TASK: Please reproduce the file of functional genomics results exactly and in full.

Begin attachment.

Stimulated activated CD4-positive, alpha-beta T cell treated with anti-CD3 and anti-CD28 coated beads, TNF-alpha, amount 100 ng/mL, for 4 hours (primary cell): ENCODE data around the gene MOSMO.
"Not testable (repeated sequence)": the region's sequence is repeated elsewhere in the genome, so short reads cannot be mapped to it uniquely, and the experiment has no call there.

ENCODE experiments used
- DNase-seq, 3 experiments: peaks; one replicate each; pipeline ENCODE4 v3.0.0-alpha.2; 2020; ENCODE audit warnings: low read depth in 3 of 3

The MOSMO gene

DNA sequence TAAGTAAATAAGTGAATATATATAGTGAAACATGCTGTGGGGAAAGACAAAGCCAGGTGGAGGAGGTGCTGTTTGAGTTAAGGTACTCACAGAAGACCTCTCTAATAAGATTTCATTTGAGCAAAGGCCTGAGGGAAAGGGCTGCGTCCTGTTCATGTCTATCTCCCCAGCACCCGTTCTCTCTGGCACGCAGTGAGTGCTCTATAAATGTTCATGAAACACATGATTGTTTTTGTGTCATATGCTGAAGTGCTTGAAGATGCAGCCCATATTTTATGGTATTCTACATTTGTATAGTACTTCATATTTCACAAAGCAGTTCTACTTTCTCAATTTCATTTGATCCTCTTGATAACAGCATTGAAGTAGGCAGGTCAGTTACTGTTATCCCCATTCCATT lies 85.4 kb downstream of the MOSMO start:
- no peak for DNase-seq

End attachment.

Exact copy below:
Stimulated activated CD4-positive, alpha-beta T cell treated with anti-CD3 and anti-CD28 coated beads, TNF-alpha, amount 100 ng/mL, for 4 hours (primary cell): ENCODE data around the gene MOSMO.
"Not testable (repeated sequence)": the region's sequence is repeated elsewhere in the genome, so short reads cannot be mapped to it uniquely, and the experiment has no call there.

ENCODE experiments used
- DNase-seq, 3 experiments: peaks; one replicate each; pipeline ENCODE4 v3.0.0-alpha.2; 2020; ENCODE audit warnings: low read depth in 3 of 3

The MOSMO gene

DNA sequence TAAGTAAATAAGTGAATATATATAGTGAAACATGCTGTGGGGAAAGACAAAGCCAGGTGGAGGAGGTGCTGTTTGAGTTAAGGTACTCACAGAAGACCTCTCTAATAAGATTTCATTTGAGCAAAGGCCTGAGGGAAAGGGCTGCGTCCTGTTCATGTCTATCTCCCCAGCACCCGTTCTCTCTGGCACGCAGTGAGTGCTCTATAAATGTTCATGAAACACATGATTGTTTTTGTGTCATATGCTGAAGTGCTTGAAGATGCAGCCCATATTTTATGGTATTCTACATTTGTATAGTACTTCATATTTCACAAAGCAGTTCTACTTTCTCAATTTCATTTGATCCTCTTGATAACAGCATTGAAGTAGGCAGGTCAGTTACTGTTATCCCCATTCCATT lies 85.4 kb downstream of the MOSMO start:
- no peak for DNase-seq